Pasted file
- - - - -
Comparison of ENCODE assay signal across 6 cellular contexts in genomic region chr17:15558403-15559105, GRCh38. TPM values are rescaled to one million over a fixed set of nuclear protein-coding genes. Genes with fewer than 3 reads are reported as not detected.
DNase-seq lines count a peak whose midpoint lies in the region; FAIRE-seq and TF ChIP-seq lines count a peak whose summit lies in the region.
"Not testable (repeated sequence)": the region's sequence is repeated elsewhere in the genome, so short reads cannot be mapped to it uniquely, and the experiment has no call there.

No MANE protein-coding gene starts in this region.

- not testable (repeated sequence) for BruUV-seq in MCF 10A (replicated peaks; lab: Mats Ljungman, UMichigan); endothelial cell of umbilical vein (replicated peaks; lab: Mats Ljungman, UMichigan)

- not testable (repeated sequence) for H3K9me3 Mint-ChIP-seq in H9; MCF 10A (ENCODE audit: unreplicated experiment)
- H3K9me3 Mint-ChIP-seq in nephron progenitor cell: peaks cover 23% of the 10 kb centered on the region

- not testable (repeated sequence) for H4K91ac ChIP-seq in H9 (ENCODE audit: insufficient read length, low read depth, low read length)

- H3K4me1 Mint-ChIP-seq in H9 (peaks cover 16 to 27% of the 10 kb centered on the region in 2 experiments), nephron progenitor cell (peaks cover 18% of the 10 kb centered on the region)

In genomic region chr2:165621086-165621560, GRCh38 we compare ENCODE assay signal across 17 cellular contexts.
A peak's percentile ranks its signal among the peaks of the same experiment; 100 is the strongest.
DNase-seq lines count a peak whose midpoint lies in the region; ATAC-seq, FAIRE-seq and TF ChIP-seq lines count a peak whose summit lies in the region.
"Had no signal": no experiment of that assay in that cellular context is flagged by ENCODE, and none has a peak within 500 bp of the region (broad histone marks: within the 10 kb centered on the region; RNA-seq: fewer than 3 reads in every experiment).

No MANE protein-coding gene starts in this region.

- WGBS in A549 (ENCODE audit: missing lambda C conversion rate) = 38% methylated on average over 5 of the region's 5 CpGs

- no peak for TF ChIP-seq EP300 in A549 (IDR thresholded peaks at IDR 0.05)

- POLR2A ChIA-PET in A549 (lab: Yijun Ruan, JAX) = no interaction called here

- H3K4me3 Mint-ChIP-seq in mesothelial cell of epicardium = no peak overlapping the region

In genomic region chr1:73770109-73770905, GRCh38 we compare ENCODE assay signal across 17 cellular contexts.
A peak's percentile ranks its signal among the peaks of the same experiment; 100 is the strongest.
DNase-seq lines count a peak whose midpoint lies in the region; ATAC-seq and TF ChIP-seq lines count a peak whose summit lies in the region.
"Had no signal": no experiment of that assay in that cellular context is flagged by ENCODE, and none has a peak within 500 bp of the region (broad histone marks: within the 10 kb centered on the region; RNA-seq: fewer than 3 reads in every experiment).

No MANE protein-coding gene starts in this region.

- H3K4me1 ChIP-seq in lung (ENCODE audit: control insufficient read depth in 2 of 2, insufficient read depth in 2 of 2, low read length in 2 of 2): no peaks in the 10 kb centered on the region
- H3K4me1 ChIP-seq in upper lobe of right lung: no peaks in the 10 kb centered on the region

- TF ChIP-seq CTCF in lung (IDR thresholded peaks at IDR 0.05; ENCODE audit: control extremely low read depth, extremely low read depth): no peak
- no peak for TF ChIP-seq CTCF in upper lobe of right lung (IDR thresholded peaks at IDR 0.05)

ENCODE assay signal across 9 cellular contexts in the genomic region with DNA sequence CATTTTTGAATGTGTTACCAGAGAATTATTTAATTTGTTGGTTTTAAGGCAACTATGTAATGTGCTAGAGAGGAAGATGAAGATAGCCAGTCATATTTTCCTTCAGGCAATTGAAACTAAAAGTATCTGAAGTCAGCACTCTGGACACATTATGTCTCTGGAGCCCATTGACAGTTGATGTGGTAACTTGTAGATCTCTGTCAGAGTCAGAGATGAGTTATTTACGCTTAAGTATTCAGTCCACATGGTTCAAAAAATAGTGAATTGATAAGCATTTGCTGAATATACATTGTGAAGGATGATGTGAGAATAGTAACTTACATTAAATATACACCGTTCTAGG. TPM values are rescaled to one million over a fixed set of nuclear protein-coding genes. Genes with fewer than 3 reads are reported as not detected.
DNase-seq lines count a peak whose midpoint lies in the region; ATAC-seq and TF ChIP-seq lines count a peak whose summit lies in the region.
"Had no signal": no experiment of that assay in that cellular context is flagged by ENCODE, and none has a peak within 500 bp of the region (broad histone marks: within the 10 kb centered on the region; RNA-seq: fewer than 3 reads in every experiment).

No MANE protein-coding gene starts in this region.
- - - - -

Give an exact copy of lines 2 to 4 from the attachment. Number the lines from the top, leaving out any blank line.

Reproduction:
DNase-seq lines count a peak whose midpoint lies in the region; FAIRE-seq and TF ChIP-seq lines count a peak whose summit lies in the region.
"Not testable (repeated sequence)": the region's sequence is repeated elsewhere in the genome, so short reads cannot be mapped to it uniquely, and the experiment has no call there.

No MANE protein-coding gene starts in this region.